Spam in April: Phishing attacks on eBay halve
Abingdon, UK, 31 May 2011 – Compared to the previous month, the amount of spam in email traffic increased by 1.2 per cent and averaged 80.8 per cent, according to Kaspersky Lab’s most recent monthly spam assessment. In the second half of April, the average figure exceeded 83.6 per cent, suggesting that the share of unsolicited mail will continue to grow in the coming months.
In April, phishers seemed to lose interest in eBay with almost half as many of its users being attacked compared to the previous month. The subsequent drop of 4.2 per cent saw eBay fall two places to fourth in the top 10 rating of organisations most often targeted in phishing attacks. PayPal was the undisputed leader of April’s rating. However, the intensity of the attacks on this e-pay system has eased off slightly, with a drop of 6 per cent compared to March. Facebook and Santander moved up to second and third respectively, though the number of attacks on these organisations only increased slightly compared with March.
As is usual at this time of year, spammers exploited Easter to attract more attention to their mass mailings. The sheer variety of Easter-themed spam messages was striking – from special weight loss offers to tablets for enhancing sexual potency. Mother’s Day, which is celebrated in many countries in early May, was reflected in numerous adverts for flowers and gifts, while the wedding of Prince William and Kate Middleton was accompanied with offers for souvenirs that included exact replicas of Kate’s engagement ring. Fortunately, the surge in malicious spam exploiting the “wedding of the year” theme that was predicted by antivirus vendors did not materialise.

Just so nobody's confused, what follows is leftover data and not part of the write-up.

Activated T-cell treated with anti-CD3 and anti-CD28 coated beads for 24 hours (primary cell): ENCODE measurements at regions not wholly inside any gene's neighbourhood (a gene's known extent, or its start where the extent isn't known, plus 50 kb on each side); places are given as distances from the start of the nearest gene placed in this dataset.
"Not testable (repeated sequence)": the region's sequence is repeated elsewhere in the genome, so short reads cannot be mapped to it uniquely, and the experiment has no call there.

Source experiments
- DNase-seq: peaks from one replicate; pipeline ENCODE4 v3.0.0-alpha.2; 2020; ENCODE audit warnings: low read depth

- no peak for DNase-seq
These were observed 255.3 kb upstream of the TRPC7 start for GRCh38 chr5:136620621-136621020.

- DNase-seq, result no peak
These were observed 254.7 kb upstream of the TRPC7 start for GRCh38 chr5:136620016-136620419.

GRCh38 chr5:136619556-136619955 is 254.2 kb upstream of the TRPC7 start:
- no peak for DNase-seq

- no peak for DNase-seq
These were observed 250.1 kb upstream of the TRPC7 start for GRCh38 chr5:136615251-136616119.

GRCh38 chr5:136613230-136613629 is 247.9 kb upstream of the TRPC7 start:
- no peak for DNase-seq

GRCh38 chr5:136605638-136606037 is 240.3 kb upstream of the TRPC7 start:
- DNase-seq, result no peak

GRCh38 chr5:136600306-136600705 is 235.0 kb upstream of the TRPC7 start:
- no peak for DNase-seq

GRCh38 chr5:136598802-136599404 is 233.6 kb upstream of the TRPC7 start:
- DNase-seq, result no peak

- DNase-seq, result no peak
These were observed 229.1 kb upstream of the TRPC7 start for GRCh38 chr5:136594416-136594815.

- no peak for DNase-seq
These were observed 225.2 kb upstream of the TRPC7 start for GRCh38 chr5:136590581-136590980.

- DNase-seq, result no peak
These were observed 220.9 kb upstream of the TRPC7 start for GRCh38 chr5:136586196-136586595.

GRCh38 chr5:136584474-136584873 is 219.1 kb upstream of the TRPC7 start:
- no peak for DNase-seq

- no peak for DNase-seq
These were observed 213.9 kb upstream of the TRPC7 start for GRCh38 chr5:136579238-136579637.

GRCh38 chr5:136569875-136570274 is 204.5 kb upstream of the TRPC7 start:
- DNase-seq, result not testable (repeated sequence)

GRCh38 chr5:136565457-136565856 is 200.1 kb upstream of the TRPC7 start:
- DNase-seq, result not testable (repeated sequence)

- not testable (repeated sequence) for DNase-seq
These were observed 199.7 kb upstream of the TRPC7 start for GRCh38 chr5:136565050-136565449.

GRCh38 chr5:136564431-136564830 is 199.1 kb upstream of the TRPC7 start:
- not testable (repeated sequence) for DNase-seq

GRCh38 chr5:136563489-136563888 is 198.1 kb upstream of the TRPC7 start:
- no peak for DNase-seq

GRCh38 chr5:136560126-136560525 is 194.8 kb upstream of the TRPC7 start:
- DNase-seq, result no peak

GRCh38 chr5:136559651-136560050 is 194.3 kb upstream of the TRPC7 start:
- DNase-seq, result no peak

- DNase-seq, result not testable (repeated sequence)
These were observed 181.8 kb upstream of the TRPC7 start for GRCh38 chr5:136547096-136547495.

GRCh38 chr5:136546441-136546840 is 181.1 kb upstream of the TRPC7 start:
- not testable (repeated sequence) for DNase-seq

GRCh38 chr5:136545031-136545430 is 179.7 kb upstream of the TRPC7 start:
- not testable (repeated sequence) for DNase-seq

India and Brazil remained the most popular sources of spam, accounting for 12.76 per cent and 7.15 per cent of the total volume of spam respectively. Russia continued its slide down the rating of most popular spam sources, being overtaken by South Korea whose contribution to global spam almost doubled compared with March’s figure.
Of particular interest in April was the appearance of Packed.Win32.Katusha.n and Trojan-Downloader.Win32.FraudLoad.hxv in the rating of malicious programs blocked by mail antivirus. Both malicious programs are linked to fake AV: the former is used to pack them while the latter downloads them to users’ computers. In April, malicious files were found in 3.65 per cent of all emails, an increase of 0.43 per cent compared with the previous month. The USA, Russia and the UK continued to occupy the top three places in the list of countries where malware was detected most frequently in mail traffic. There was an increase of 1.93 per cent recorded in the USA, but the figure for Russia decreased by 2.9 per cent compared to March.
A special case was reported in the USA in April, whereby a New York resident named Jeremy Clancy, 28, was so angry with the amount of spam he was receiving in his mail box and on his social network pages that he decided to track down his tormentors. Over the period of a week he found the locations of 23 people whom he suspected of distributing unsolicited correspondence, and in the evenings cut the Internet cables at their houses. On his eighth outing he was apprehended by the police and it was later disclosed that Clancy was suffering from a mental disorder.